Tomorrow all 435 seats in Congress are up for election. One can only surmise that once elected, they'll actually end up working on the people's business in Washington. That certainly isn't the case today, where the current Congress will go down as the least productive in the past two decades, meeting for only 110 days.
The institution's approval ranking sits at 14 percent, the lowest since the Watergate era of 1974. That's also the election where 91 seats changed hands.
That's not going to happen tomorrow, but might Congress actually start doing more? The lack of activity prompted Pinellas Congressman David Jolly to propose a bill in late September that would require the House of Representatives to work Monday through Friday, from 8 a.m to 6 p.m.
While not formally endorsing Jolly's legislation, Tampa area Democratic Representative Kathy Castor says she "agrees with the abysmal ratings" that Congress currently has, and blamed House Speaker John Boehner and his colleagues.
"The leadership has been a disaster for the American people," Castor told CL on a blustery Saturday morning where she was encouraging get-out-the-vote efforts at the Jan Platt Library in South Tampa with state Senate candidate Judithanne McLauchlan.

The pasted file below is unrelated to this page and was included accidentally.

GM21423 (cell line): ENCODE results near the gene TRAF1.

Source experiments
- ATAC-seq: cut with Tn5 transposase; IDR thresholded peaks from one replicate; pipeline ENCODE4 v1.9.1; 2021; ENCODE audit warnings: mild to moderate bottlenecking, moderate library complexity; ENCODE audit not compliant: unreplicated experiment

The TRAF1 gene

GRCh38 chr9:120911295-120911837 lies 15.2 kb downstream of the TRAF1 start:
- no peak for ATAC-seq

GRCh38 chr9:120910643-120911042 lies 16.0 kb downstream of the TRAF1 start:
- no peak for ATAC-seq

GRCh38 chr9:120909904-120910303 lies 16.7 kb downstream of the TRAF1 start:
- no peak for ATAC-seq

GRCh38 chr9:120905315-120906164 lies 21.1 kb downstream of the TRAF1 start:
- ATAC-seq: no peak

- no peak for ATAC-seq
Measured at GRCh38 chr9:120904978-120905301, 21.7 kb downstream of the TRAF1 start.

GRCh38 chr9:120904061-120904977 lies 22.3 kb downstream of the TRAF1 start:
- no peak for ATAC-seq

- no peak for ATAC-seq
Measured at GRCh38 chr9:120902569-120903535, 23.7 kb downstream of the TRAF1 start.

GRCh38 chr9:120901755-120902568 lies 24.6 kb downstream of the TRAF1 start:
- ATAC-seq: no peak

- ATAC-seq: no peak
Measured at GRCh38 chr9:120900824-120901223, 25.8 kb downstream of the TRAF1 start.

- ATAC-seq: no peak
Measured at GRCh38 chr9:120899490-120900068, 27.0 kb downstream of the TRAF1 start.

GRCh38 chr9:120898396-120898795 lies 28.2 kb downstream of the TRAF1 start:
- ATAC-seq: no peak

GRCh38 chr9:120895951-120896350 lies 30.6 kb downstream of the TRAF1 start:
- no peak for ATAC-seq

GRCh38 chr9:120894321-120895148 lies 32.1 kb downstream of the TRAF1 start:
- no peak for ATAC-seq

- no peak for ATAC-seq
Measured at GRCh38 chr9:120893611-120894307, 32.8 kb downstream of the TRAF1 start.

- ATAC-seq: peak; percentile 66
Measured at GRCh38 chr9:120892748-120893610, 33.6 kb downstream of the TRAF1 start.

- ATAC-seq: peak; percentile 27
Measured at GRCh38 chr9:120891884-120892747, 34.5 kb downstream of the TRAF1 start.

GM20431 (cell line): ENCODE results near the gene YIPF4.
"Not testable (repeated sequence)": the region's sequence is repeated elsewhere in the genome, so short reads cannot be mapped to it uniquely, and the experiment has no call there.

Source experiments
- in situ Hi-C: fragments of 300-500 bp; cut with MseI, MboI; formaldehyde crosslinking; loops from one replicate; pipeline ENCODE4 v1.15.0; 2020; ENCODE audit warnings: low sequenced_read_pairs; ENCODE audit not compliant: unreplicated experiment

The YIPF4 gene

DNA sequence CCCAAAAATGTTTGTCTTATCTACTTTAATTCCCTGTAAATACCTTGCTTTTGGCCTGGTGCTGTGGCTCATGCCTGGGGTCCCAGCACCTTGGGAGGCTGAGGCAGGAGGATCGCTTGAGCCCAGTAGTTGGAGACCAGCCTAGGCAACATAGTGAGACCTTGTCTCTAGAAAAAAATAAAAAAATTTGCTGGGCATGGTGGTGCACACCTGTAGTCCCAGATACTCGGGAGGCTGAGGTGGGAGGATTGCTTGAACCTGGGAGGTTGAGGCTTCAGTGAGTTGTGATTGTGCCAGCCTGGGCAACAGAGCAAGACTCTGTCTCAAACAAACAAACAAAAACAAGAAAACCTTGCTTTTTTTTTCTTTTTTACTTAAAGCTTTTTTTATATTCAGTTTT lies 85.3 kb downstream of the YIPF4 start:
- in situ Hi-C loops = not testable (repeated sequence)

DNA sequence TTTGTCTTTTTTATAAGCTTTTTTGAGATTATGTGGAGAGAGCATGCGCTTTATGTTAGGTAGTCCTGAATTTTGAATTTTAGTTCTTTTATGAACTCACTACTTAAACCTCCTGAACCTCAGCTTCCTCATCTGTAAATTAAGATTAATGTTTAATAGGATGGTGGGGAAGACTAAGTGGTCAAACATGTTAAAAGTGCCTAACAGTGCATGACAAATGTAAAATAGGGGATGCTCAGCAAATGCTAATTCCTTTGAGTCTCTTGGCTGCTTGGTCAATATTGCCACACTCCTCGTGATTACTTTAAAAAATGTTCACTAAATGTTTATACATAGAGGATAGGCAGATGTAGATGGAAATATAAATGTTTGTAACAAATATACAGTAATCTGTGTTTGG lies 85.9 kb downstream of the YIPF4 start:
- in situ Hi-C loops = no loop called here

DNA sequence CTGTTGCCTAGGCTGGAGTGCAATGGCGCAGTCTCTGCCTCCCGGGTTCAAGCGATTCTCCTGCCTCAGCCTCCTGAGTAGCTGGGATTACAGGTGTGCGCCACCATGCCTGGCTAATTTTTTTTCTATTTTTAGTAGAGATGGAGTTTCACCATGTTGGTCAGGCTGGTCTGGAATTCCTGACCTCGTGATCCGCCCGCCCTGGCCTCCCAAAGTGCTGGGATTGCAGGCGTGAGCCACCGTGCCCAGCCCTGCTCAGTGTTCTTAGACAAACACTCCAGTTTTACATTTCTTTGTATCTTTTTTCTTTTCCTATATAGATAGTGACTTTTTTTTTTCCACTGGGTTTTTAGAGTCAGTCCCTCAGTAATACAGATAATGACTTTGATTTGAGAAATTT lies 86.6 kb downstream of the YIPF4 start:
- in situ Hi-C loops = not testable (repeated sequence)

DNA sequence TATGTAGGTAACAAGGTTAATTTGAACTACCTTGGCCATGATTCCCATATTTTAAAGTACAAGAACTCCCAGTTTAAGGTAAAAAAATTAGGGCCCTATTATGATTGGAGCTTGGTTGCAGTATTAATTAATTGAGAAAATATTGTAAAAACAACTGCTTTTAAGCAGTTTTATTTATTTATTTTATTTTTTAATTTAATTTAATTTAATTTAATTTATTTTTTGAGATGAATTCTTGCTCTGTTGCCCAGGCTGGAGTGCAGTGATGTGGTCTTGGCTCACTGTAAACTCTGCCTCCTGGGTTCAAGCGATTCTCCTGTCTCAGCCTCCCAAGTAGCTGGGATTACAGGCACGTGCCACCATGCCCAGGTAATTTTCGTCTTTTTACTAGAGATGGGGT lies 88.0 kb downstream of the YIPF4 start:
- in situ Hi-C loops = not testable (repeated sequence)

Since August 7, Congress has been in session for just two weeks. It was in that second week in September before they broke to campaign that both houses voted to support President Obama's plant to train and equip moderate Syrian rebels to counter the growing threat of the Islamic State organization. But they have not voted directly on the use of military force in Syria.
"They’ve shirked their duty on our top constitutional responsibility — do we go to war or not?" she said.
The Congresswoman, who will be re-elected on Tuesday to her fifth term in CD14, says that Boehner and the House leadership has Americans crying out for leadership on jobs and immigration, among other issues.
"What are they afraid of?" she asks. "I hope that people really do speak out in this election and remember when they shut down the government a year ago and the waste that caused and really stand up for people who are ready to work."
Castor did tell us that she will be voting for Amendment Two, the medical marijuana initiative. But when asked to elaborate, she begged off to participate in a group photo with volunteers who were about to go door-to-door to work on getting the vote out.